Electronic Design
The gate drive for the MOSFETs comes from an internal charge pump The capacitors for the charge pump are already inside the IC

The gate drive for the MOSFETs comes from an internal charge pump. The capacitors for the charge pump are already inside the IC.

Controller Lets Designers Replace Rectifier Bridge Diodes With MOSFETs

Why replace the simplicity of four conventional diodes in a full-bridge rectifier with four N-channel MOSFETS and a driver IC? The more current your circuit draws, the better this idea becomes.

With Linear Technology’s LT4320 ideal-diode bridge controller, power supply designers can replace each of the four diodes in a conventional full-wave bridge rectifier with a low-loss N-channel MOSFET. (For any given rating, N-channel devices are physically smaller and cheaper than P-channel devices.) The output voltage range is 9 to 72 V with an 80-V absolute maximum. Power output depends on the MOSFET ratings. It may range from one to hundreds of watts

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In operation, the LT4320 reads the incoming ac voltage waveform and smoothly turns on the appropriate pair of MOSFETs for each half cycle (see the figure)

Replacing the silicon rectifier diodes in a full-wave bridge with N-type MOSFETs eliminates the Vf drop in each conducting pair. The effects of the gain in efficiency are not trivial. To accomplish this, Linear Technology has introduced the first controller IC that handles the task of syncing the MOSFETs to the power line. To provide gate drive for the MOSFETs, it integrates a charge pump, including capacitors.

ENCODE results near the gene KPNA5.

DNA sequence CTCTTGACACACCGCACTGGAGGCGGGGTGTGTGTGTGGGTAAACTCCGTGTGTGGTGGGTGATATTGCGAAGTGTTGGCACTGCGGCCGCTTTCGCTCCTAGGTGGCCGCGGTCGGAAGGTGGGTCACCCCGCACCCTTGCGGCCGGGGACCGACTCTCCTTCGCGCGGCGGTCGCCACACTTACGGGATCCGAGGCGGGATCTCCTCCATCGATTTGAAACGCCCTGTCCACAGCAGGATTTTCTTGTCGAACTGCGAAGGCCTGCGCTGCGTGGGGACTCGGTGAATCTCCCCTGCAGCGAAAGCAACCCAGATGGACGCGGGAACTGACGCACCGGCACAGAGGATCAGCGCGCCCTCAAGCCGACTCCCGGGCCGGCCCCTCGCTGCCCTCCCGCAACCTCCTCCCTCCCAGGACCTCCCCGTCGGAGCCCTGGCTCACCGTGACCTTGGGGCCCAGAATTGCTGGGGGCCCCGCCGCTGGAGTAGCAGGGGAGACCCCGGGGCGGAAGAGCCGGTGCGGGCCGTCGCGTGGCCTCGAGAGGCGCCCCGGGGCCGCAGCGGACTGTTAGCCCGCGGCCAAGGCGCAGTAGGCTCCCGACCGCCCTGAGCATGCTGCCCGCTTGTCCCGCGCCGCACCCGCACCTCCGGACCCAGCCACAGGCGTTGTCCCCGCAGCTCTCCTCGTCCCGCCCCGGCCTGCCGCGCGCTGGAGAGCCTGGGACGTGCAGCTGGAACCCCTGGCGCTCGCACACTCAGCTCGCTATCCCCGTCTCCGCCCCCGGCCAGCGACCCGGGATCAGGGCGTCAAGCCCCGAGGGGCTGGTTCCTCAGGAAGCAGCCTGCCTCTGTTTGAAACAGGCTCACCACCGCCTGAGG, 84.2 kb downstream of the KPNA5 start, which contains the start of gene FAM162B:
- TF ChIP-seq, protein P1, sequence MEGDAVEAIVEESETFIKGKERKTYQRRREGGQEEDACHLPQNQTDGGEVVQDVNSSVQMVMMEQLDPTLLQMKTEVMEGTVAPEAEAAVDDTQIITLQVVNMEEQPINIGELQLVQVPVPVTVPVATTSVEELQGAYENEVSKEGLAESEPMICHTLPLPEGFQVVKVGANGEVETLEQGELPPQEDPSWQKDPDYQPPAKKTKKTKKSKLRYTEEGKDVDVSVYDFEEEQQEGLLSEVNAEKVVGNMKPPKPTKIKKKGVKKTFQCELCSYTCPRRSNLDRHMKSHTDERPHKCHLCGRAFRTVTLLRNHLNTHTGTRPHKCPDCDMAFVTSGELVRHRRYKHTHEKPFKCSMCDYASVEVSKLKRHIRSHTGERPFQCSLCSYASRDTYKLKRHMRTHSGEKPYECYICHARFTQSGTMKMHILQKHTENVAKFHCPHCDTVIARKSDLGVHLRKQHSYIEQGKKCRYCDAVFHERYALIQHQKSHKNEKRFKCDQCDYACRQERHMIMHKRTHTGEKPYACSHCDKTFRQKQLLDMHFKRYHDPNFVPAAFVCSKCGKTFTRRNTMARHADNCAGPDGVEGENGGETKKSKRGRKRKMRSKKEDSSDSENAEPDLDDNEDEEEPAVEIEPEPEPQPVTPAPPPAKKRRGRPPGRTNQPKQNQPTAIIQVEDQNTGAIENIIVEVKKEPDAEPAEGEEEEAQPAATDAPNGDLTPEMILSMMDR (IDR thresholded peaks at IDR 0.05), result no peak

Replacing conventional bridge rectifier diodes with MOSFETs eliminates the silicon diode’s inescapable 0.6-V forward voltage drop (Vf) and associated thermal effects. For a MOSFET, Vds(on) losses can be much lower. Linear says the typical advantage is a reduction in losses by a factor of 10.

The company points out some less obvious advantages of the design. For example, in Power over Ethernet (PoE) applications, the 9-V low end of the operating range allows the use of 12-V wall adapters as the power source. Further, the dc to 600-Hz input line-voltage spec covers 50- and 60-Hz worldwide standards and 400-Hz aircraft ac buses. Higher frequencies are possible depending on MOSFET size.

Operating temperatures range from –40°C to 85°C. Packaging options comprise an eight-pin, 3- by 3-mm dual flat no-lead (DFN) package and a 12-lead mini small-outline package (MSOP) with enhanced high-voltage pin spacing. Pricing starts at $2.95.

Linear Technology

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